Japan scrambles fighter jets after Chinese plane seen near disputed islands
December 14, 2012 -- Updated 0212 GMT (1012 HKT)
- NEW: China says the plane was part of a joint air-sea patrol of the area
- NEW: The Chinese plane didn't show up on Japanese military radar
- NEW: Japan says it sent eight F-15 jets and another plane to the area
- This is the first time the island dispute has involved aircraft
Read a version of this story in Arabic.
Tokyo (CNN) -- Japan scrambled fighter jets after a Chinese plane was seen Thursday near small islands in the East China Sea that are claimed by both countries.
This is the first time that the dispute over the islands -- which Japan calls Senkaku and China refers to as Diaoyu -- has involved aircraft, introducing a new sphere of risky encounters for the two Asian neighbors.
Chinese government ships have repeatedly entered the waters around the remote, rocky islands since the Japanese government announced in September it was buying several of the islands from private owners.
Japan scrambles fighter jets
Why is Japan feuding over islands?
Why Asia is arguing over its islands
Japanese Coast Guard vessels have engaged in games of cat and mouse with the Chinese ships, with both sides broadcasting messages to one another insisting they have territorial sovereignty over the area.
Analysts say that by sending its own patrols into the area, China is challenging Japan's de facto control of the islands, which has been the status quo for the past 40 years.
On Thursday morning, a Japanese Coast Guard patrol vessel spotted the Chinese government plane in airspace around the islands, Chief Cabinet Secretary Osamu Fujimura said.
As a result, the Japanese Self Defense Force sent eight F-15 jets and an early warning E2C plane to the area, the government said, revising up the number of planes it initially said it had deployed.
By the time the Japanese jets arrived, there was no sign of the Chinese plane, which had not shown up on military radar, the Japanese Self Defense Force said.
South China Sea risks becoming 'Asia's Palestine'
China's State Oceanic Administration said a B-3837 patrol plane had arrived in the islands' airspace Thursday morning in order to carry out a joint air-sea patrol with ships in the area. The patrol teams announced China's territorial claim and told the Japanese ships to leave the area, it said.
Fujimura said that the Chinese plane's entry into the area was "extremely regrettable" and that Japan has lodged a protest with the Chinese government through diplomatic channels.
The Japanese government's acquisition of the islands in September also set off several days of violent anti-Japanese protests across China and soured economic ties between the two Asian nations.
The United States has said it doesn't take sides in territorial disputes and urged the two sides to resolve the situation peacefully. Nonetheless, U.S. officials have admitted that the islands fall under the scope of a mutual defense treaty between Washington and Tokyo.
CNN's Yoko Wakatsuki reported from Tokyo, and Jethro Mullen reported and wrote from Hong Kong. Junko Ogura and Alex Zolbert in Tokyo and contributed to this report.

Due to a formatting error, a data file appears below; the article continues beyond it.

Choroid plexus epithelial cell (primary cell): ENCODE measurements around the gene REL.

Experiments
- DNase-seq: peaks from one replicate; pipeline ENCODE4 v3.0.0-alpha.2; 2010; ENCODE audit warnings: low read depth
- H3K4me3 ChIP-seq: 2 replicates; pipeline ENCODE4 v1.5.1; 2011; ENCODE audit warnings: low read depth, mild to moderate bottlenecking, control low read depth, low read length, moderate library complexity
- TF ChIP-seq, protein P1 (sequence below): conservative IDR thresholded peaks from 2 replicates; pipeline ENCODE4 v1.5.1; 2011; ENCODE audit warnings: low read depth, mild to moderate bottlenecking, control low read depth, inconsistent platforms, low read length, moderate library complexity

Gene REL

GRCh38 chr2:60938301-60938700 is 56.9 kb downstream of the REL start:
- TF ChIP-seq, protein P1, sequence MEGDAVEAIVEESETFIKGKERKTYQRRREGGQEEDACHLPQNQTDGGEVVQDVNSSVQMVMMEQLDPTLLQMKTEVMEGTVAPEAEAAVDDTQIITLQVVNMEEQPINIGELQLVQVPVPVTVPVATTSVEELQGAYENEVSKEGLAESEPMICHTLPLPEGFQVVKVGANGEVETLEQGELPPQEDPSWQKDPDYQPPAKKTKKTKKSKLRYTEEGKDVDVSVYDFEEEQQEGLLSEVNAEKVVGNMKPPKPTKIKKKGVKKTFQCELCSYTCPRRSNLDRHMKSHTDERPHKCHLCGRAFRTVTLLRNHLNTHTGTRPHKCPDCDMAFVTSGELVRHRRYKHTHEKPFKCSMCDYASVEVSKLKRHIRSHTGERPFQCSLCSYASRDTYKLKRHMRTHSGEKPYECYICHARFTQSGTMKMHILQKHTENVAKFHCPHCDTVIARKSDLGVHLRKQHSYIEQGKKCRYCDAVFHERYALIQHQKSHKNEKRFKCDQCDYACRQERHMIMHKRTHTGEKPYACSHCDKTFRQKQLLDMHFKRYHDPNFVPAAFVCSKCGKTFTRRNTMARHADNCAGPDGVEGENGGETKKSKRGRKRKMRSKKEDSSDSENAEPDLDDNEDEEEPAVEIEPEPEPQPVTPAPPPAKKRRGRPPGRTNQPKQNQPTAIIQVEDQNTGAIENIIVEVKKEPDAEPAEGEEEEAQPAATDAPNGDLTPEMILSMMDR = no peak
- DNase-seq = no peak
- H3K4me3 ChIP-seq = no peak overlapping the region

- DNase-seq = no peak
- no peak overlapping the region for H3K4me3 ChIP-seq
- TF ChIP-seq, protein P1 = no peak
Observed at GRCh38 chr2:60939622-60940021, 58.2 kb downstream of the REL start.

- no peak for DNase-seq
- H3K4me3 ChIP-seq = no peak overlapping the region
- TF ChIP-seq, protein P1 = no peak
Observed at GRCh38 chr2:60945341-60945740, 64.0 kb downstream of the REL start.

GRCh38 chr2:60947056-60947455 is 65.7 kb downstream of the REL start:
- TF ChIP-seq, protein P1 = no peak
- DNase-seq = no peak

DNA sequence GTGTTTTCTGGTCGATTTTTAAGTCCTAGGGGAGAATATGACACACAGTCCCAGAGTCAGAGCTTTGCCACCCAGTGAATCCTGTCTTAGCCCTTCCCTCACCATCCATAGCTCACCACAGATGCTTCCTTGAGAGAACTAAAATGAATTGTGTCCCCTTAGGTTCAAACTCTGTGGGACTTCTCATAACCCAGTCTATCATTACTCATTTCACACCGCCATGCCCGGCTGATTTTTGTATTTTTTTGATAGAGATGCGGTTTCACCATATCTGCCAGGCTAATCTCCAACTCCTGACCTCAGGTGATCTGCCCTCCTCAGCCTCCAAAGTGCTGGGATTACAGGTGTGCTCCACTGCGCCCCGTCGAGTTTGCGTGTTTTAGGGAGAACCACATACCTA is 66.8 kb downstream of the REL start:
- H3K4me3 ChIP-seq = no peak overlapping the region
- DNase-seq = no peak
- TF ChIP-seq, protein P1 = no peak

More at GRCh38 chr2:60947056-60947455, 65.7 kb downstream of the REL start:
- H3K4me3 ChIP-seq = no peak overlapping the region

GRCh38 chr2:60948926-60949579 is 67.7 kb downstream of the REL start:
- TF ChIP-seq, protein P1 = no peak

Part of complete coverage on
Asia's disputed islands
December 8, 2013 -- Updated 0931 GMT (1731 HKT)
South Korea has expanded its air defense zone to include an area claimed by Beijing and Seoul.
December 1, 2013 -- Updated 0103 GMT (0903 HKT)
Three major U.S. airlines comply with China's demands to be notified of plans to traverse the air defense zone over the East China Sea.
November 29, 2013 -- Updated 0521 GMT (1321 HKT)
President Xi Jinping has reshaped China's foreign policy by recalibrating its stresses on sovereignty and stability, writes Shen Dingli.
November 27, 2013 -- Updated 0412 GMT (1212 HKT)
Two U.S. military aircraft flew into China's new air defense zone, an action that could inflame power tensions, a U.S. official said.
November 27, 2013 -- Updated 0715 GMT (1515 HKT)
Tensions magnified among the world's top three economies over China's controversial new air defense zone.
CNN looks at the main flashpoints as tension simmers between rival countries over a series of scattered and relatively barren islands.
November 27, 2013 -- Updated 0024 GMT (0824 HKT)
CNN's David McKenzie reports from Beijing on why the Chinese claim sovereignty over an area in the East China Sea.
November 1, 2013 -- Updated 0042 GMT (0842 HKT)
Surprise, surprise, Japan and China are still not getting along, writes Jeff Kingston of Temple University in Japan.
October 25, 2013 -- Updated 0935 GMT (1735 HKT)
Japan is using YouTube to bolster assertions of ownership over islands also claimed by neighboring China and South Korea.
August 6, 2013 -- Updated 0100 GMT (0900 HKT)
Players join the ranks of the country's military to take on the enemy in China's first online game co-developed by the People's Liberation Army.
April 24, 2013 -- Updated 1016 GMT (1816 HKT)
The fragile relationship between China and Japan came under fresh strain as ships from both sides crowded around the disputed islands.
April 8, 2013 -- Updated 1753 GMT (0153 HKT)
Sightseeing cruises soon to set sail to China's newest city, Sansha, located on a disputed island in the South China Sea, a Chinese official said.
America's power and purpose are in jeopardy if the world's three largest economies cannot step back from the brink, writes Patrick Cronin.
November 15, 2012 -- Updated 0854 GMT (1654 HKT)
China uses perceived provocations as a chance to change the status-quo in its favor, writes Stephanie Kleine-Ahlbrandt.
Today's five most popular stories